The bit depth of an image determines how many unique colours are available to create the image (even if the image does then not utilise all these possible colours)—a palette from which a scene can be created. It is perhaps most easily understood by considering a grayscale image. Here the bit depth will specify how many possible shades exist between pure black and pure white (if you’re not familiar with how a binary works read here).

Similarly, an image at 1 to 4 bits (so from monochrome to 16 tonal values) would look like this:

Moving back to the world of colour, every colour pixel in a digital image is a combination of the three primary colours (Red, Green, Blue = RGB) so for an 8-bit image each of these can take on 28 = 256 different tonal values giving 2(3 x 8)= 16.7 million possible colours.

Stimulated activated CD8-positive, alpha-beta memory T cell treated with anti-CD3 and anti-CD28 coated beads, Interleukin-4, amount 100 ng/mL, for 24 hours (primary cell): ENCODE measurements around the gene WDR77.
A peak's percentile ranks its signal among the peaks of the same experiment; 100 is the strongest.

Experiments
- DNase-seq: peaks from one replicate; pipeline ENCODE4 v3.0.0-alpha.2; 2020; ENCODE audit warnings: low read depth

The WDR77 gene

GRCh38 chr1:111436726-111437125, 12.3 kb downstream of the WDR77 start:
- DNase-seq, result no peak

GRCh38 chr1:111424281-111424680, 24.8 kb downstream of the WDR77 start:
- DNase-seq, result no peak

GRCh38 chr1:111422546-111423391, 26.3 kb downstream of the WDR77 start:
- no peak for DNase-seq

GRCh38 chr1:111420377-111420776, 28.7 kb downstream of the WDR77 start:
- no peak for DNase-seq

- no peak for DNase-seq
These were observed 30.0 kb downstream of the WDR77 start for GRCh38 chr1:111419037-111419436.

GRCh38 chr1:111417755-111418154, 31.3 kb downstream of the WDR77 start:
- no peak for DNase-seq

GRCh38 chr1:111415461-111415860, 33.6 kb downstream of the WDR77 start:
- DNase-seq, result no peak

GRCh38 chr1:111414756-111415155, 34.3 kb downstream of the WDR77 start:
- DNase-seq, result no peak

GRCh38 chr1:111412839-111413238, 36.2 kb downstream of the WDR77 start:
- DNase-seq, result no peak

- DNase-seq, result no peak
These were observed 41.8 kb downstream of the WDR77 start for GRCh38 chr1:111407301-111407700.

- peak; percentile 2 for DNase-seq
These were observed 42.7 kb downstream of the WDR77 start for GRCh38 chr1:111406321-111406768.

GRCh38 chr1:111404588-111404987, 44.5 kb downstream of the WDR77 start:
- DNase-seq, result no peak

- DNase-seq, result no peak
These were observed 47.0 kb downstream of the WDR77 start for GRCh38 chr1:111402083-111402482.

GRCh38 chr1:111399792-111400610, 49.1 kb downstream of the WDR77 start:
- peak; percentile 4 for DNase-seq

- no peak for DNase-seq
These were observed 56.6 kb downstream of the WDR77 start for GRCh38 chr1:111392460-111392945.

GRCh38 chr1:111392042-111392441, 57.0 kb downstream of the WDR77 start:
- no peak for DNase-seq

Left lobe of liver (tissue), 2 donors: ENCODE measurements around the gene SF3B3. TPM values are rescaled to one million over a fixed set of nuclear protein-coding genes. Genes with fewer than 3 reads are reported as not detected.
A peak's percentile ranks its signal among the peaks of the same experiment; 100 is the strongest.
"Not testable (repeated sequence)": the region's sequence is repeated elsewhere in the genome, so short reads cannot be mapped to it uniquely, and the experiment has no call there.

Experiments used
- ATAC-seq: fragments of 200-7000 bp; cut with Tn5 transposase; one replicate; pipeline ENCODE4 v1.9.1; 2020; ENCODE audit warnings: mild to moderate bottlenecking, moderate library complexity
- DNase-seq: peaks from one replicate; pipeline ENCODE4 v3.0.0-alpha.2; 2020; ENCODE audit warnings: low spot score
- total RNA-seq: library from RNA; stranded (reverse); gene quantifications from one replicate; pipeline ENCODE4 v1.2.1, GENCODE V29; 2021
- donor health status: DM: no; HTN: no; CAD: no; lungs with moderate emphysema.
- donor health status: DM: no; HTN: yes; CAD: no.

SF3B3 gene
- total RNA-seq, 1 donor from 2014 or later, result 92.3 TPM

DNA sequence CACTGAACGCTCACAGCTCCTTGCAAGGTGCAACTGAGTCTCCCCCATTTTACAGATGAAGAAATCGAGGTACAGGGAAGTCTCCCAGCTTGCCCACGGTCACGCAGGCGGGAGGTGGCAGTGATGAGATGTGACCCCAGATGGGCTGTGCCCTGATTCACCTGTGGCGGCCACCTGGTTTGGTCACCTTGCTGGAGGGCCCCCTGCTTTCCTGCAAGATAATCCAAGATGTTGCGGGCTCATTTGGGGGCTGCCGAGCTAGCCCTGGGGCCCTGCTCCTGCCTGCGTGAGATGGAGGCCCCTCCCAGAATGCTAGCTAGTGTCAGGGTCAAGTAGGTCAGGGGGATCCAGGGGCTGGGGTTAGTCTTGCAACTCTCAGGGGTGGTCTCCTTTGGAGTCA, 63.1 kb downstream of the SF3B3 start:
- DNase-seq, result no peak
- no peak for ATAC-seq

When reading about bit depth you may see “bits per channel” and “bits per pixel” used. They are essentially different ways of saying the same thing.

BPP-BPCThe below image shows heavy posterization. It usually most easy to notice in the skies as the gradually changing tone clearly show the level jumps which are hard to notice in the shadows and contours of buildings.

Photography of the sky over London showing heavy posterization (insufficient number of tonal values)

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